In response to those asking for more information on the Pax, I offer the following for consideration:
The Peace. What is it?
In the search for the meaning of the innovation of "The Peace", introduced into liturgies after the 1960s, one looks for authoritative statements from Anglican sources. One such is apparently provided in the Canadian "Book of Alternative Services" (BAS) of 1985 on page 177.
"The Peace is an encounter, a reconciliation and an anticipation."
As an encounter, we are told, it is a meeting of Christ through others for "without that encounter we cannot meet God".
As a reconciliation it dramatizes the injunction of Matthew 5:23-24 where we are told to leave our gift at the altar and first be reconciled with our brother before actually offering the gift.
As an anticipation it dramatizes the Eucharist as a foretaste of the banquet in heaven by expressing peace and unity.
Finally we are told that "the style of greeting encouraged should be consistent with the sensibilities of those present".
The first point about encounter is not true or at least it is an exaggeration. God can surely come to us and we can meet him without greeting others first.
On reconciliation - Certainly, as is urged in the Exhortations within the Holy Communion Service in the classic Book of Common Prayer one ought to be in a right relation with others before coming to the Table. Whether this can be achieved in public view in a short minute or two in a service is questionable, for one may not be physically near them and the church may be full. Better to see them beforehand or afterwards, and if afterwards forgo taking H C.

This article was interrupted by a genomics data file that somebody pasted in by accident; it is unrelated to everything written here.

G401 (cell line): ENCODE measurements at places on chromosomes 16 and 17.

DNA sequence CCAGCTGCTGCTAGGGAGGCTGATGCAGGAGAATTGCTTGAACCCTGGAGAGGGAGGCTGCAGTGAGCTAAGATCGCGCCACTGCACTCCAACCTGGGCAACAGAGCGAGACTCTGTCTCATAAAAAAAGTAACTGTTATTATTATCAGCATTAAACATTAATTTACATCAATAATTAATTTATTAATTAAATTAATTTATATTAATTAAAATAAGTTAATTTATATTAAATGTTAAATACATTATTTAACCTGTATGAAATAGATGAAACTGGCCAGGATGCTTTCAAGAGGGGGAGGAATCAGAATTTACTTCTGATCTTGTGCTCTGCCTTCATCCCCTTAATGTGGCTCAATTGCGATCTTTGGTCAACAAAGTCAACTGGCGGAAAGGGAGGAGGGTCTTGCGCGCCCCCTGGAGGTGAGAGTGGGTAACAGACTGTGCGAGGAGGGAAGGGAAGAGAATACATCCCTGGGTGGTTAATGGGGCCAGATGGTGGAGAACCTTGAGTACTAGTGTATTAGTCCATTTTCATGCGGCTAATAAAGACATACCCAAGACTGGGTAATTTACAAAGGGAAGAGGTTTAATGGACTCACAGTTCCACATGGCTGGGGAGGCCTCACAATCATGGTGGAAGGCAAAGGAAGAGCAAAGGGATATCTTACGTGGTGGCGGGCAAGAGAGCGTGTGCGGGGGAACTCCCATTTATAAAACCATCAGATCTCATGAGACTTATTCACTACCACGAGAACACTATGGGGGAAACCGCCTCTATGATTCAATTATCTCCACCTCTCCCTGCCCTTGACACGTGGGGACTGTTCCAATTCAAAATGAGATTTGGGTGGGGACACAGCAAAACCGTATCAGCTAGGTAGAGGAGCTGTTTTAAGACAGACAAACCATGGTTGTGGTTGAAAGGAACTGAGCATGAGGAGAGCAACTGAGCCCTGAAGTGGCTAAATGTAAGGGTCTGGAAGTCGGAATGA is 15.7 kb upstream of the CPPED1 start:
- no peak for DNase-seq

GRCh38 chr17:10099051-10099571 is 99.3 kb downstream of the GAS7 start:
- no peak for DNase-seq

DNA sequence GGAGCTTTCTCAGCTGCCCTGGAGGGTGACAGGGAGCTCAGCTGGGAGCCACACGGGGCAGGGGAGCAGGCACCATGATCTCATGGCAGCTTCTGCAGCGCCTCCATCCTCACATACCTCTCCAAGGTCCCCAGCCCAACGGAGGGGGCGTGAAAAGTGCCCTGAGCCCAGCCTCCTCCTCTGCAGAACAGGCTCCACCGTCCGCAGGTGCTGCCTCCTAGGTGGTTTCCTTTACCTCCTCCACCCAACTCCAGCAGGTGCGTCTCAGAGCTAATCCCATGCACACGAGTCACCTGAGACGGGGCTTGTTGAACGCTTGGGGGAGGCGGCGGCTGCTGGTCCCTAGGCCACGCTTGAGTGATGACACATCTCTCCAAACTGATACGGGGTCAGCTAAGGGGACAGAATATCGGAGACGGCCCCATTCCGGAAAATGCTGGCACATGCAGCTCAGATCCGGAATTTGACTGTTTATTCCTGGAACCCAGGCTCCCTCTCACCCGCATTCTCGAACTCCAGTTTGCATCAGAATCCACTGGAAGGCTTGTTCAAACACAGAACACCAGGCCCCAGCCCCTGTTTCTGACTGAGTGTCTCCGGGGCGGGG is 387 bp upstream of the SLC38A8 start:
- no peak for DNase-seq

On anticipation, it is possible that a devoutly reverent method of expressing a sign of peace one to another will be felt to be an experience of the SHALOM of the kingdom of God. However, it is difficult to understand how the common walkabout and hugging speak of that future unity where our bodies will be spiritual and immortal, wholly reverent and perfectly joyful.
These three themes sound good, can be good, but hardly fit what is possible and what goes on in most parishes in Canada or the USA or the UK.
It is seemingly impossible to recreate today what the apostles intended when they wrote, "Greet the brethren with a holy kiss."
Best to make people feel welcome at the door and as they leave show appreciation of them and also invite them to fellowship meetings midweek or after the Divine Liturgy. Let the Holy Kiss be used (as in Greek Orthodoxy) where possible and desired by the Priest & deacon at the Holy Table and let them do it on behalf of all present!
(The explanation offered by Hatchett in his Commentary on the 1979 Prayer Book on page 345 does not really help us forward at all. Apparently this gesture was never fully explained when it was introduced as an innovation and it has got out of hand so that no one knows any more why it was so necessary to have introduced it at all from the 1970s in the West. Liturgists thought that they had discovered something that would be beneficial and so they put it into all the new services and there it remains being interpreted in a variety of ways and means around the world.)
The Rev'd Dr. Peter Toon M.A., D.Phil. (Oxon.)